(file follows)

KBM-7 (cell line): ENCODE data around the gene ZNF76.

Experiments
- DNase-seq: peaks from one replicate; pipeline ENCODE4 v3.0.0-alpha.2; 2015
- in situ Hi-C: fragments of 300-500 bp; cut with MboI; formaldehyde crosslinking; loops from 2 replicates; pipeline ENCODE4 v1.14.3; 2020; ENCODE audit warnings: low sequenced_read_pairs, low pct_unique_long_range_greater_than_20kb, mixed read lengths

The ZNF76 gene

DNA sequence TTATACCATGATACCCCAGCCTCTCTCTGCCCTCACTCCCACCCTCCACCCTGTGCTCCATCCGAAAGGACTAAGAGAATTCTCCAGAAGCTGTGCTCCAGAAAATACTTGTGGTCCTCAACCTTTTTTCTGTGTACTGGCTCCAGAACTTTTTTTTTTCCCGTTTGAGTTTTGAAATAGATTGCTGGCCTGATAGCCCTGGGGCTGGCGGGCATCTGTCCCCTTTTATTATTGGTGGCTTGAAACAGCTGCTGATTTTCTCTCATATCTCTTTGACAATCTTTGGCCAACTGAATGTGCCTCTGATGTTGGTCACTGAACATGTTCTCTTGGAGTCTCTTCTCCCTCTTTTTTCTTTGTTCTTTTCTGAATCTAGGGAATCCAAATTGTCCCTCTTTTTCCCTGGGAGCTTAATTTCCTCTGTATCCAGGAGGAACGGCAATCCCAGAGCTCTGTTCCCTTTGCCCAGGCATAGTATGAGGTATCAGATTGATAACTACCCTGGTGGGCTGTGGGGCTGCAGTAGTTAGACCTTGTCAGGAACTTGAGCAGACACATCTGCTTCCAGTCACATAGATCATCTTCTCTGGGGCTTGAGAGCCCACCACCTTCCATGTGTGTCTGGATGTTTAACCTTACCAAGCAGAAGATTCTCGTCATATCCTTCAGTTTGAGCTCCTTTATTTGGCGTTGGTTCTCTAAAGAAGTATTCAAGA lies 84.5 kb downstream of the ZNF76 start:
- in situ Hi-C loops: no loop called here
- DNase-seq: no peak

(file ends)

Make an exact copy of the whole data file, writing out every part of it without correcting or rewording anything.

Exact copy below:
KBM-7 (cell line): ENCODE data around the gene ZNF76.

Experiments
- DNase-seq: peaks from one replicate; pipeline ENCODE4 v3.0.0-alpha.2; 2015
- in situ Hi-C: fragments of 300-500 bp; cut with MboI; formaldehyde crosslinking; loops from 2 replicates; pipeline ENCODE4 v1.14.3; 2020; ENCODE audit warnings: low sequenced_read_pairs, low pct_unique_long_range_greater_than_20kb, mixed read lengths

The ZNF76 gene

DNA sequence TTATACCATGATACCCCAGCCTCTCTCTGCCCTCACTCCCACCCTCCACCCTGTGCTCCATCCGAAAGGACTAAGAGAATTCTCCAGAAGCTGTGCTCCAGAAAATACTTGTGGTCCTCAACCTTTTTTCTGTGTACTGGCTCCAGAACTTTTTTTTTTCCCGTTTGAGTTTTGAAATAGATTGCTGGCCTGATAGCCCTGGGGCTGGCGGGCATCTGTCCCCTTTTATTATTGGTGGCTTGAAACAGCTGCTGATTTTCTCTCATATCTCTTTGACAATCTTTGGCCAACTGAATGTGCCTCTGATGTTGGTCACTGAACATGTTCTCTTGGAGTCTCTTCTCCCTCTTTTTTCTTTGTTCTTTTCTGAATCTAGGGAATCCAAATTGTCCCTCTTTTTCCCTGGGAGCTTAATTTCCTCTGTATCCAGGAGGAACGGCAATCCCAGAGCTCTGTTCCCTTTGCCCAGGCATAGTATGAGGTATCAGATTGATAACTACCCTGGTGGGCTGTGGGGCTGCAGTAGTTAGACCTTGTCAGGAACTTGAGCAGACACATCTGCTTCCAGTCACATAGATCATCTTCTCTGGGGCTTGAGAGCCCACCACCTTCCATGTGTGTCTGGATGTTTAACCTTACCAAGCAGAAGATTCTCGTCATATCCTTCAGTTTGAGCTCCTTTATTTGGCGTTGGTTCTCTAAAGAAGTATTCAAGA lies 84.5 kb downstream of the ZNF76 start:
- in situ Hi-C loops: no loop called here
- DNase-seq: no peak